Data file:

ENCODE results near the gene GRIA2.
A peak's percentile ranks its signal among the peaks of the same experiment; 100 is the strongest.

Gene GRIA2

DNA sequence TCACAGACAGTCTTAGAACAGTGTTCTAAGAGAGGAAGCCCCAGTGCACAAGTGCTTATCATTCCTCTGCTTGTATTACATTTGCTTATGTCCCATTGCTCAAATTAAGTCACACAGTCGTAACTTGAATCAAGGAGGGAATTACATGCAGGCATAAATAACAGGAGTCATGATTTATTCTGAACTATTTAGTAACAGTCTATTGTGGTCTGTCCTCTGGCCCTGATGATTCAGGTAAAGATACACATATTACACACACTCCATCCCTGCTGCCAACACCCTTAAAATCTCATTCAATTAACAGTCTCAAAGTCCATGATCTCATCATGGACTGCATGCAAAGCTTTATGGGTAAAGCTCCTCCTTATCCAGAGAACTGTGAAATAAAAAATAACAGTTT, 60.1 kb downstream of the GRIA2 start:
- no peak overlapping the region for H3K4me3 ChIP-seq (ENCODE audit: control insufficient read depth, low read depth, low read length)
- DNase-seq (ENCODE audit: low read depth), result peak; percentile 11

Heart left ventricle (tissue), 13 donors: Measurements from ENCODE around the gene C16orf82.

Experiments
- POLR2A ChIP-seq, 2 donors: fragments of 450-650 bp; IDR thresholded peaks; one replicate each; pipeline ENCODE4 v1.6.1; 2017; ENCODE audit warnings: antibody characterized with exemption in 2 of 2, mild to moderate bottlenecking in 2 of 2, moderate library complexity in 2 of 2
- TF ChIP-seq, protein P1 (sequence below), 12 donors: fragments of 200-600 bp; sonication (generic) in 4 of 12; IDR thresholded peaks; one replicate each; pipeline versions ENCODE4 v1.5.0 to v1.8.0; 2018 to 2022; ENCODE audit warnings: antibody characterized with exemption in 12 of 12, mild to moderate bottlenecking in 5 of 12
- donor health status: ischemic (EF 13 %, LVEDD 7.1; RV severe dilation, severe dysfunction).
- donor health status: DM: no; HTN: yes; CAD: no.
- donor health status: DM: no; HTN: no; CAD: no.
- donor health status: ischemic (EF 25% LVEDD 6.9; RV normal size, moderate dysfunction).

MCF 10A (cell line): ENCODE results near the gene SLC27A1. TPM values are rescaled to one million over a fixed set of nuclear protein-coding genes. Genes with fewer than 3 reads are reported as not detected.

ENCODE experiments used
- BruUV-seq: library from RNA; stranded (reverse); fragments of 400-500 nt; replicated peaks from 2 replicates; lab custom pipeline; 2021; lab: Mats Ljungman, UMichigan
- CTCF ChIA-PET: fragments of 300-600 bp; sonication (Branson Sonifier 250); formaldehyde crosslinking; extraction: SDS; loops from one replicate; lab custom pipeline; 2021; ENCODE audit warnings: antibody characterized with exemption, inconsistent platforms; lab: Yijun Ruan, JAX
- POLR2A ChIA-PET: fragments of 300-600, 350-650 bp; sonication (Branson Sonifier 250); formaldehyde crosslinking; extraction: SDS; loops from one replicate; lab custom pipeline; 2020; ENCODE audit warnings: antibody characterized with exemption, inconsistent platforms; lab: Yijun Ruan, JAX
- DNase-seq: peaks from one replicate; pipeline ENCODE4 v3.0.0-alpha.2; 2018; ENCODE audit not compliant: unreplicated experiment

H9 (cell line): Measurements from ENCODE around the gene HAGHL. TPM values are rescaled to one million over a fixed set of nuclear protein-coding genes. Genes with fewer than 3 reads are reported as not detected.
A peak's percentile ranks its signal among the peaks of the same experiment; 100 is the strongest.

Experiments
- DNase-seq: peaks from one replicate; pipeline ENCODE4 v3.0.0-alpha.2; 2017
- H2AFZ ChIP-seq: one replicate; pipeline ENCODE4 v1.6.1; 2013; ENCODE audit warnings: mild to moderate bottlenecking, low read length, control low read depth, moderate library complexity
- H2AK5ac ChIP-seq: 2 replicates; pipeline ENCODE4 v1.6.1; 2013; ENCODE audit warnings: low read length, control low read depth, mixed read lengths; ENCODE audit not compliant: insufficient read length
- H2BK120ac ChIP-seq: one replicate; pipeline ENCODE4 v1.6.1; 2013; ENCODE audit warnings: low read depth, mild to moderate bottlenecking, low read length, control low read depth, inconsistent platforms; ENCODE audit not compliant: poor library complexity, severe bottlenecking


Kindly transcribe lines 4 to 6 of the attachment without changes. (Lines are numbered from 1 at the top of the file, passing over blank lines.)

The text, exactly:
DNA sequence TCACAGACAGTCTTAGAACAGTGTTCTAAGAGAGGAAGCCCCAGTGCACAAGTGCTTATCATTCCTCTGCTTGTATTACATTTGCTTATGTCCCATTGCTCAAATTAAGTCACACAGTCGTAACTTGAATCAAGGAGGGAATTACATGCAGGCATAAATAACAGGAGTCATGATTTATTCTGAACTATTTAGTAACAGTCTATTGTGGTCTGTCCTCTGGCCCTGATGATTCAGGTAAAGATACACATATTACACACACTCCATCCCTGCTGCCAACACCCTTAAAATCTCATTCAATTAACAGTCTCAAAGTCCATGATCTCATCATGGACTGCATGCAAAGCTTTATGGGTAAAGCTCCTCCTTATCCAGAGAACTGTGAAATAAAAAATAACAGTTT, 60.1 kb downstream of the GRIA2 start:
- no peak overlapping the region for H3K4me3 ChIP-seq (ENCODE audit: control insufficient read depth, low read depth, low read length)
- DNase-seq (ENCODE audit: low read depth), result peak; percentile 11